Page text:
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The new rules for selling your home on Rightmove and Zoopla

Property portals are taking new steps to combat a practice used by some unscrupulous estate agents called “portal juggling”.

February 3, 2017

selling on Rightmove or Zoopla

Selling on Rightmove or Zoopla

Property portals like Rightmove and Zoopla are tightening up the rules for people selling their homes to combat a practice used by some unscrupulous estate agents called “portal juggling”.

This means re-listing homes that have been on the market for a while to make them look new and bump them up the search rankings.

Rightmove has introduced a new rule whereby a property cannot be taken off the site and re-listed as new within 14 weeks of its original posting. If it is re-listed within this period it will keep its original listing date and will not go out in property alerts.

Previously you could re-list a property as new on Rightmove after just two weeks off the market.

At HomeOwners Alliance we support this move, as we think it only fair that home buyers have an accurate picture of the property they are considering purchasing. The more transparency the better.

However, if you are selling your home this is definitely something that you need to keep in mind, particularly if you are planning a holiday and your home is on the market for that period. See below for advice about what to do in these circumstances and read our guide about how to choose the right portal for buying or selling a home.

What do the other portals say?

Zoopla will not reveal exactly how long a property needs to be off the market before it can be re-listed as new on its platform as it does not want its system to be gamed by unscrupulous agents.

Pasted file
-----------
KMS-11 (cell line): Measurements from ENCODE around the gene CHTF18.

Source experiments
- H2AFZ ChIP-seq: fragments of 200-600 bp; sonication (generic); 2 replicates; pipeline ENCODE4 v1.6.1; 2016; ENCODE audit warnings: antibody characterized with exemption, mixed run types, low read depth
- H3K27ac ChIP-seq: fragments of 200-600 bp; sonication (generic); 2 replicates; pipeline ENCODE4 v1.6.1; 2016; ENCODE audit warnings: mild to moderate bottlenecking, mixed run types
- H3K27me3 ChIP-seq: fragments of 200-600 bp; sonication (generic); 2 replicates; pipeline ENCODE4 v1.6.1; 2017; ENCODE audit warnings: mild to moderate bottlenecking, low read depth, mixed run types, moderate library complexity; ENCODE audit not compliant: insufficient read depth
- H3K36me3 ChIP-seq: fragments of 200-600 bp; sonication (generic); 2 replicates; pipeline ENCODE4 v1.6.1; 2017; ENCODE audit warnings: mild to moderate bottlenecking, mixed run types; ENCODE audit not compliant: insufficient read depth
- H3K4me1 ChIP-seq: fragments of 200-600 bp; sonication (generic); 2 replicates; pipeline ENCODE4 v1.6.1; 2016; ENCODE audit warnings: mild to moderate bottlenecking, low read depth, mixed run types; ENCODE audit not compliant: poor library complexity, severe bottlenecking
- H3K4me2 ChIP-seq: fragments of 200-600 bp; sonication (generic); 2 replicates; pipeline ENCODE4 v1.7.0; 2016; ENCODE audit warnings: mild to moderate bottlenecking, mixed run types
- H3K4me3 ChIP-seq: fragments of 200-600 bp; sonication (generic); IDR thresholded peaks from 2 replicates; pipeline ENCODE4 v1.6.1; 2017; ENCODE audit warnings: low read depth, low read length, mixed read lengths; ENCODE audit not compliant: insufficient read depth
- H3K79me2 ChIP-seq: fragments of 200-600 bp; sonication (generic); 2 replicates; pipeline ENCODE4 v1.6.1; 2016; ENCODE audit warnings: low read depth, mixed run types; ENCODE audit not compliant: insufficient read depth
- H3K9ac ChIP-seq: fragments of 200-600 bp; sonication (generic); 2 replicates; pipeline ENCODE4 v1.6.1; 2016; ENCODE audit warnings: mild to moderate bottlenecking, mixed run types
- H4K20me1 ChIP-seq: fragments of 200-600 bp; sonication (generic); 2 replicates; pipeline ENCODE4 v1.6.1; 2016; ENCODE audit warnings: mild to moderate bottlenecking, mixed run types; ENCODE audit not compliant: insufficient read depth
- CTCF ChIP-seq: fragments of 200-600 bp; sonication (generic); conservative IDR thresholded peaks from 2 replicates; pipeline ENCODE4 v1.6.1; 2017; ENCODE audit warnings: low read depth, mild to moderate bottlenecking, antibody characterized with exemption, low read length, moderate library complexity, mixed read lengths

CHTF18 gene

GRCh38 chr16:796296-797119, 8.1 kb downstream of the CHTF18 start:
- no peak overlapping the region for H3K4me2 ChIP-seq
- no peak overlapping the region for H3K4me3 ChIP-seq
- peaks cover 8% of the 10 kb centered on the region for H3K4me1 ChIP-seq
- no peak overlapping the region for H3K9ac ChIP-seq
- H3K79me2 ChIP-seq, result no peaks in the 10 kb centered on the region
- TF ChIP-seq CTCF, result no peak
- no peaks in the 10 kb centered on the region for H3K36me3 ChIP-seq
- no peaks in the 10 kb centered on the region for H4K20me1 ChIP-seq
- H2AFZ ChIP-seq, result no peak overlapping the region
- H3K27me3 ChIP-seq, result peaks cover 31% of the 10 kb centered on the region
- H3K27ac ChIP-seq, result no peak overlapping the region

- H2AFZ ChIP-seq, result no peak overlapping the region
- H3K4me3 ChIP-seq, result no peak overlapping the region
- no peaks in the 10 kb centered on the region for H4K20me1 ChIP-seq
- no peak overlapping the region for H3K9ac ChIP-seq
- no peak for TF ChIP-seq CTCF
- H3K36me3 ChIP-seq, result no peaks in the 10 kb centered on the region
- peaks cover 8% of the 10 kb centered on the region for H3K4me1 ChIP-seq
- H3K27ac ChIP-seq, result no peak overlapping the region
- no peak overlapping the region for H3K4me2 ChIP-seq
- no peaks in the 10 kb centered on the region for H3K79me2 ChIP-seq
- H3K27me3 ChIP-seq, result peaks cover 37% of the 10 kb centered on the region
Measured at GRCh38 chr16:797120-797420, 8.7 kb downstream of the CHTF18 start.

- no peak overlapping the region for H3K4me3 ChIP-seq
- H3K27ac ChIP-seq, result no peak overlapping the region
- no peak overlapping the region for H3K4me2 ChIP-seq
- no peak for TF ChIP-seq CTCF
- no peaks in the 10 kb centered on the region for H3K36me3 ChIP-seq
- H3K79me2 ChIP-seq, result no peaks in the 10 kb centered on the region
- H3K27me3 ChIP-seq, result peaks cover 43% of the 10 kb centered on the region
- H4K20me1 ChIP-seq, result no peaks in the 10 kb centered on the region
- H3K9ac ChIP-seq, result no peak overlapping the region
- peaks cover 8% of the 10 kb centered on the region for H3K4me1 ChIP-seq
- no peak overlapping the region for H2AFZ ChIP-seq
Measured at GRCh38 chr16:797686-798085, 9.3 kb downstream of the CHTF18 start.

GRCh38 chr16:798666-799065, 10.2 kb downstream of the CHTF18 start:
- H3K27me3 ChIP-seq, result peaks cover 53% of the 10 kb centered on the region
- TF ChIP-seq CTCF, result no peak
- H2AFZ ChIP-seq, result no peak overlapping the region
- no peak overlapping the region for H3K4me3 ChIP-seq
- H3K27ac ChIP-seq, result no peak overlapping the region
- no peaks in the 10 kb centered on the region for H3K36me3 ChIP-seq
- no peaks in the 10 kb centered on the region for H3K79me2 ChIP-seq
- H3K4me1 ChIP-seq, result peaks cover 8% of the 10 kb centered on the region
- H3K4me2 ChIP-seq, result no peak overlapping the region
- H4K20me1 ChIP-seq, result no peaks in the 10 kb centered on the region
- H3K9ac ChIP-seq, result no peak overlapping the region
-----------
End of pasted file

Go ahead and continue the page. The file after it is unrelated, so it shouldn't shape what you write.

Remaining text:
Zoopla’s Lawrence Hall explains: “We have always had extensive automated rules in place for both sales and rental listings that require them to be off the market for an extended period of time before they can be re-listed as new.

“This is precisely to prevent this type of practice by a limited number of agents.

“Where any agent deliberately attempts to circumvent these processes and manipulate their listings to mislead consumers, we have a dedicated compliance team whose job it is to identify these rogue agents and remove them permanently from our platform.”

On the Market says it is reviewing its policies in light of the changes made by Rightmove and the industry debate around portal juggling.

Russell Quirk, chief executive of eMoov.co.uk, the online estate agency, believes the changes should go even further.

He says: “I would like to see every portal publishing a full log for each property, detailing when homes were taken on and off the market, when the price was reduced, even when an offer fell through.

“Estate agency is plagued by its negative image of anti-consumer practice and back-handed tactics and transparency is the key to changing this.”

What can I do if I’m going on holiday and my property is on the market?

You could ask your agent to schedule an open day for your return. That way your agent can field all the calls from prospective buyers while you are away and give them the opportunity to view the property all on one day. Read our guide for more clever questions you should ask the estate agent when selling your home.